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Kannapolis education board cuts budget, jobs

KANNAPOLIS — The Kannapolis City Board of Education has approved a budget that cuts school supply money and 20 jobs.
The school board unanimously passed its final 2013-14 budget resolution at a Sept. 9 meeting. The $45.6 million plan spends about $600,000 less than last year’s budget. It includes $8.6 million in local current expense funds and $27 million in state public school funds.
“Each year, it gets more difficult,” said Board Chairman Todd Adams. “Fortunately… we were able to absorb some of the job cuts through attrition.”
Only one person — a health and wellness coordinator — lost a job because of the reductions, said spokeswoman Ellen Boyd.
The budget for this school year eliminates:
• Seven regular classroom teacher positions
• Five early childhood teaching positions
• One English as a Second Language (ESL) teaching position
• Two literacy coach positions

• One math coach position
• One Spanish teacher position

• Two teacher assistant positions
• One health and wellness coordinator position
Boyd said these positions were eliminated due to cuts in state funding.
In addition, the district cut $244,815 — or 72 percent — from its supply budget, Boyd said. That’s one area that state legislators chose to target for cuts this year, rather than requiring school systems to make their own “flexible” reductions.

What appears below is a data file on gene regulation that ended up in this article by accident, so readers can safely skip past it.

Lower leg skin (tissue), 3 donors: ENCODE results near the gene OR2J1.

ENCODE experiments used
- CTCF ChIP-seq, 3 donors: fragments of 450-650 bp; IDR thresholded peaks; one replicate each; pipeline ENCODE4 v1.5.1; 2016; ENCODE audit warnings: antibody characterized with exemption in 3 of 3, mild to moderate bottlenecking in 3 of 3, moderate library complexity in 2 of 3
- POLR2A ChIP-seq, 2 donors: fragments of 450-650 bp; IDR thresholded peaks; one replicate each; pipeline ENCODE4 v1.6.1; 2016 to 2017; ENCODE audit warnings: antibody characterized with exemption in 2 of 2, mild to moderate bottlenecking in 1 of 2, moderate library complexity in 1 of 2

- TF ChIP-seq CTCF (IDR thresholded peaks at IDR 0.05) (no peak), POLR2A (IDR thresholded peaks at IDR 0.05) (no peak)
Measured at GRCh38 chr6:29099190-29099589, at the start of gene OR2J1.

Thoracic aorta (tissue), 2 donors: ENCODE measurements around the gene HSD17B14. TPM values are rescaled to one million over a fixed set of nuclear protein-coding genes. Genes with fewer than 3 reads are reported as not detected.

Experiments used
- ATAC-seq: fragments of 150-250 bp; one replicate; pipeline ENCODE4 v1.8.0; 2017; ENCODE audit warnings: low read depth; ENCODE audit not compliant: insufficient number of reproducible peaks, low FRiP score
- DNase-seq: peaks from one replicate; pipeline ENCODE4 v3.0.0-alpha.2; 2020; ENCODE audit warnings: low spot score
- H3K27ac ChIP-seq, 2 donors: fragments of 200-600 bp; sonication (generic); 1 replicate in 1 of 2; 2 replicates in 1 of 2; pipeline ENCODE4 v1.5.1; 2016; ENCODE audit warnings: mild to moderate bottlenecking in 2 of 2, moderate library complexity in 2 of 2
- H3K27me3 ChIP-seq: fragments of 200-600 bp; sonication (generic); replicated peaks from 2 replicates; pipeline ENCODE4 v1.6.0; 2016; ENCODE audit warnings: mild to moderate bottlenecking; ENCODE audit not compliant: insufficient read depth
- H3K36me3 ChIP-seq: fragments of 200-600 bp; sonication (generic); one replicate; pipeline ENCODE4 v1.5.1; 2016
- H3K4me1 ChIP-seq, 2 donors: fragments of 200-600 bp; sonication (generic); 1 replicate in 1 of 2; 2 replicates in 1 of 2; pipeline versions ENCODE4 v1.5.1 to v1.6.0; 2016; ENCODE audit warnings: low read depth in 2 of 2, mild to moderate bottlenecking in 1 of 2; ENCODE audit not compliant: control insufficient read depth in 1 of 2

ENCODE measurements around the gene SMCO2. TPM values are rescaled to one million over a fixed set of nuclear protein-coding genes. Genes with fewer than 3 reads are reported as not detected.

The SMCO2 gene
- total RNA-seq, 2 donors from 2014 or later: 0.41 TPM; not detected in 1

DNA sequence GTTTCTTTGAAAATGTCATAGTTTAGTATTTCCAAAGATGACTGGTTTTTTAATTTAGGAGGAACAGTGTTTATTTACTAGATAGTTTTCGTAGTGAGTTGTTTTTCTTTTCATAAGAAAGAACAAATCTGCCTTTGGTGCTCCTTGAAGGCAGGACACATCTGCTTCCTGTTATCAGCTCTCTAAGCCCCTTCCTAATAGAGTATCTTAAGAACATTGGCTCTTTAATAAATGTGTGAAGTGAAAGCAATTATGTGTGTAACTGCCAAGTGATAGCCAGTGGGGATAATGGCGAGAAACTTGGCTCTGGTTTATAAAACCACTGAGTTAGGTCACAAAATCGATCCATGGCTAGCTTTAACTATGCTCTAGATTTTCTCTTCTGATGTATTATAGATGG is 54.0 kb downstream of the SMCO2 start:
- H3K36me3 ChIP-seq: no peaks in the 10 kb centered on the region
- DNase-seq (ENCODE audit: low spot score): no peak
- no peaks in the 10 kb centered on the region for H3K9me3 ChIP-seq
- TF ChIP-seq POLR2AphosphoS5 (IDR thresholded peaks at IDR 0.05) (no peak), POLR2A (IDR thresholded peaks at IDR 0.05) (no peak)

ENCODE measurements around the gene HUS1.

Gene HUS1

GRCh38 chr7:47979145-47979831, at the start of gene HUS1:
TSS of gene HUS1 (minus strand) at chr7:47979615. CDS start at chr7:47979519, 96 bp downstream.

“We did plan for the worst case scenario, and this was the worst case scenario,” Boyd said. “It will be difficult for us to absorb further cuts. We’ve gone as far as we can go.”
Adams said the district also is losing federal funds.
“Of course, all of the stimulus money is gone now, and then we’re toward the end of Race to the Top,” he said.
Kannapolis City Schools also closed its Alternative Learning Center to save $125,000, Boyd said. The alternative program is now operating inside of A.L. Brown High School instead of having its own separate site (in a building that houses other school offices and programs).
Kevin Taylor, assistant principal at A.L. Brown, said the program was always a part of the high school, so moving it into the same building shouldn’t change much.
“Most of the programs we offered before are still going to be offered now,” Taylor said. “It may look different, but it’s still the same program.”
He said the program is for students who struggle in traditional high schools and could benefit from changes like smaller class sizes or online classes.
This may be the latest in a string of hard budget years, but “we’re not wringing our hands over it,” Adams said. The cuts are not as large as they were a few years ago, he said, and he praised Kannapolis central office staff for their knowledge and foresight.
“We’re going to educate our children and give our children the best education they can get with the resources that we have,” he said. “It’s tough that we’re not able to give teachers a raise. We understand that it’s tough economic times, but they’ve gone a long time without a raise.”
Adams said the teachers are there because they have a passion for what they do, but they have been given new standards to meet, new tests to administer and fewer resources in the classroom.
“We think we have great teachers and staff, and we want to keep them as happy as we can,” he said. “If they can make a difference in a child’s life, we want to keep them here.”
Contact reporter Karissa Minn at 704-797-4222.
Twitter: twitter.com/posteducation
Facebook: facebook.com/Karissa.SalisburyPost

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